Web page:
A populist revolt in Rome ousts the senators temporarily. The Holy Roman empire's Henry VII travels to Rome in May 1312 to be crowned, accompanied by Theobald of Bar, prince-bishop of Liège. Henry decides he wants to conquer Rome and Theobald is participating with him in street fights against Robert of Anjou, king of Naples, when he is fatally wounded. The prince-bishop dies in Rome, sword in hand.

1331 - 1335

Azzone, lord of Milan, allies himself with Theodore I, marquess of Montferrat. Their common enemy is Robert of Anjou, and Azzone is keen to reclaim his possessions in north-western Italy. The following year, he takes Bergamo and Pizzighettone. Further conquests in 1335 include Crema, Cremona, Lodi, and Vercelli, along with other territories in Lombardy that had ceded control to the Papal States.

1343 - 1382

Joanna I

Murdered by Charles III.

1382 - 1384

Joanna wills her lands to Louis I, duke of Anjou in France, who secures Provence, but her cousin Charles III conquers Naples. Louis dies in 1384.

1382 - 1386

Charles III

Charles II of Hungary (1385-1386).

1386 - 1414


Rival candidate for crown of Croatia. Lord of Rome (1408-1414).

1414 - 1435

Joanna II

1435 - 1442

The Angevin line ends. The claim to Naples passes to René I the Good of Anjou, duke of Lorraine, with Isabel his queen consort. By 1442 Alfonso V of Aragon and Sicily conquers the kingdom. In 1442, the kingdom of Naples & Sicily is re-united under Alfonso.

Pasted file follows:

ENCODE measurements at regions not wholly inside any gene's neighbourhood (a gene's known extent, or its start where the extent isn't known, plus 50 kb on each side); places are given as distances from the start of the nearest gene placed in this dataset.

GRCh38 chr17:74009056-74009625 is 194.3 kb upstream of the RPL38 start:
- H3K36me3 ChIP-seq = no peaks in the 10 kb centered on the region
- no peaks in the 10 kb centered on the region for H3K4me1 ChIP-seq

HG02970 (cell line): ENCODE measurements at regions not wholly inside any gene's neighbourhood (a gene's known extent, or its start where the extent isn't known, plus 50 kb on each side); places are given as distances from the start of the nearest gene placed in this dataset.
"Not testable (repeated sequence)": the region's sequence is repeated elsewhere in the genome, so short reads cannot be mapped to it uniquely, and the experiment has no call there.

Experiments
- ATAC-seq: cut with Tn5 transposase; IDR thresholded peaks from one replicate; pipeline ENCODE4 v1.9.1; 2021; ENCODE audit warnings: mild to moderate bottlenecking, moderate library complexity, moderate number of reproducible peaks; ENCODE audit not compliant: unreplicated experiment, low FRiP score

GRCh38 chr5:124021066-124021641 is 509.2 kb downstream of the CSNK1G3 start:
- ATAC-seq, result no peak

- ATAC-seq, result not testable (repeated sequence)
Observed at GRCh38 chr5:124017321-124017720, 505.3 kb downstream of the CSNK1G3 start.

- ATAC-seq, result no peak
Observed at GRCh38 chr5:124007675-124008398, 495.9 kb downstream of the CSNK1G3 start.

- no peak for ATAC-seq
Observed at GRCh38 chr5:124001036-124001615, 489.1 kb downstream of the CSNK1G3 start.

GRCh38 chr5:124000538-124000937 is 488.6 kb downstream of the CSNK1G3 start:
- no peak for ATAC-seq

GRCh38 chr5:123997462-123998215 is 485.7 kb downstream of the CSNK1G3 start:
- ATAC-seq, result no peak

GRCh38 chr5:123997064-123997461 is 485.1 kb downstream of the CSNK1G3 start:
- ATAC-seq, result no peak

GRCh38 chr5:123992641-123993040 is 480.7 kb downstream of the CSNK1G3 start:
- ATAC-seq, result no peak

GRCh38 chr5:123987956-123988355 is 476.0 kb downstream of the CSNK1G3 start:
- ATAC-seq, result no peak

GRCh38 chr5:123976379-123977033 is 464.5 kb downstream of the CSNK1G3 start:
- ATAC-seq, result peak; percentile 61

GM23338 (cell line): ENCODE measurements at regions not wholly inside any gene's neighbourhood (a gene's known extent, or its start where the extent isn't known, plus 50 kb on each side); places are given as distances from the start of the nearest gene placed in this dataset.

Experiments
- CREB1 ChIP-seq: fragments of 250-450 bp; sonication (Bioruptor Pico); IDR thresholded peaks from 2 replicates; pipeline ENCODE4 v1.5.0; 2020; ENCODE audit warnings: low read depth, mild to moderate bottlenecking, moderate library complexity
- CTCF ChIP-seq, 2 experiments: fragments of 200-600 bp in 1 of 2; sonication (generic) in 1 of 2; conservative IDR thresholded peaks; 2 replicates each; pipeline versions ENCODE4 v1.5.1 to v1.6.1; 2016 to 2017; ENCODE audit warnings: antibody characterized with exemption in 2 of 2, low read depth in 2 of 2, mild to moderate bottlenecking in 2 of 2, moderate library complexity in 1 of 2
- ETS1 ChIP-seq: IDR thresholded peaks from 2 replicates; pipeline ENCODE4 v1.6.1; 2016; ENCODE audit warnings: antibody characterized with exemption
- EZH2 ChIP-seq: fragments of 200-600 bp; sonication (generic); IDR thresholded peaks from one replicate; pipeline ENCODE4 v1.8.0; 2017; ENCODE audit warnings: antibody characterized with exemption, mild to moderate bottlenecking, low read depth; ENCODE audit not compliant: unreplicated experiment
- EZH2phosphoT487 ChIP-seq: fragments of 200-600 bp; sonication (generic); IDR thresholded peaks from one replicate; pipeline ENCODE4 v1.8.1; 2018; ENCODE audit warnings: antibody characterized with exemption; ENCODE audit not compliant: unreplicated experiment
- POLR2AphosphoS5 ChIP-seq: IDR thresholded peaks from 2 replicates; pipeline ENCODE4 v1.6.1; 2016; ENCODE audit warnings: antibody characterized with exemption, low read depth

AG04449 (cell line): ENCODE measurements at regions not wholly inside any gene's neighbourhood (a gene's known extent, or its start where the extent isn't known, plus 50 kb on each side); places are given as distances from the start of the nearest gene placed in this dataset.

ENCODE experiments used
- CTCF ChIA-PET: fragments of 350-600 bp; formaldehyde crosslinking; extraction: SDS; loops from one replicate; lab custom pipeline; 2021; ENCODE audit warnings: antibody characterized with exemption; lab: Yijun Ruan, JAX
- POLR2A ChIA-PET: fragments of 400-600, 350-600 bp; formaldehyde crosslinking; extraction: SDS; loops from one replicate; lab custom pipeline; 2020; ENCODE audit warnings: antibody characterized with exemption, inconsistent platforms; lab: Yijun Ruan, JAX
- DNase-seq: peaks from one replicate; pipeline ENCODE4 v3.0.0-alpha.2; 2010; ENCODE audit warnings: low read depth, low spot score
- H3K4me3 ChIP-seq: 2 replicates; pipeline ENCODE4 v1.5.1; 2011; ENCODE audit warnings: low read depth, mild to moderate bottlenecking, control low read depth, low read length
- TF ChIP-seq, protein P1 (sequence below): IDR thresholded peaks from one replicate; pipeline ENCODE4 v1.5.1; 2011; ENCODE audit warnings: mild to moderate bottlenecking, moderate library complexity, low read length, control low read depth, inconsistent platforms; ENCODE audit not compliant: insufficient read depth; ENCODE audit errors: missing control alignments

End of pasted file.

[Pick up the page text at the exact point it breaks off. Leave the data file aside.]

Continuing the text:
1435 - 1442

René I the Good of Anjou

Duke of Bar. Duke of Lorraine.


Upon the death of Nicholas of Anjou, the duchy of Lorraine passes to his aunt, Yolanda, the sister of the late Duke John II. She immediately passes all of the duties and responsibilities of the title to her son, René (her husband, Ferri/Frederick II, count of Vaudémont, had died in 1470). When she inherits the duchy of Bar upon the death of her father in 1480, she repeats the act. The dukes of Lorraine also continue to claim the kingship of Naples.


The death of Odoardo Colonna sees the duchy of Marsi passing to one of his sons. Which one, however, seems to be a small matter of confusion with a family that seems to be relatively poorly recorded in the available material. Fabrizio Colonna, the first to bear that name, would seem to be the official duke, but Giordano has also been referred to as Odoardo's successor. Possibly he remains in Marsi to govern while his successful brother concentrates more on his role as the first great hereditary constable of the kingdom of Naples (from 1490).

1495 - 1496

An alliance is formed between Naples, the Pope, Milan, Venice, and the Emperor in order to defend Italy from Charles VIII of France. The conflict sees Naples occupied by the French.

1496 - 1501

Frederick IV (III)

King of Naples. Deposed by Ferdinand II of Aragon. Died 1504.


After uniting Spain, Ferdinand II of Aragon deposes his cousin in Naples and unites Sicily and Naples to the Spanish joint kingdom of Castile, Aragon, and Navarre. Local viceroys are given control of Sicily.

1504 - 1507

Gonzalo Fernández de Córdoba

Viceroy of Naples. Grandfather of Gonzalo II, governor of Milan.

1556 - 1557

Pedro Enríquez de Acevedo

Count of Fuentes. Viceroy Naples. Gov Spanish Nthrlands & Milan.


The Italian War of 1551-1559 ends with the signing of the Peace of Cateau Cambrésis between England, France and Spain. Emmanuel Philibert regains his duchy of Piedmont and Savoy in full as part of the war's ending and he departs his post in the Spanish Netherlands to take up his duties. Corsica is restored to Genoa, while Spain is confirmed in its direct control of Milan, Naples, Presidi, Sardinia, and Sicily.

1579 - 1582

Juan de Zúñiga y Requesens

Viceroy of Naples. Brother of Governor Luis de Zúñiga of Milan.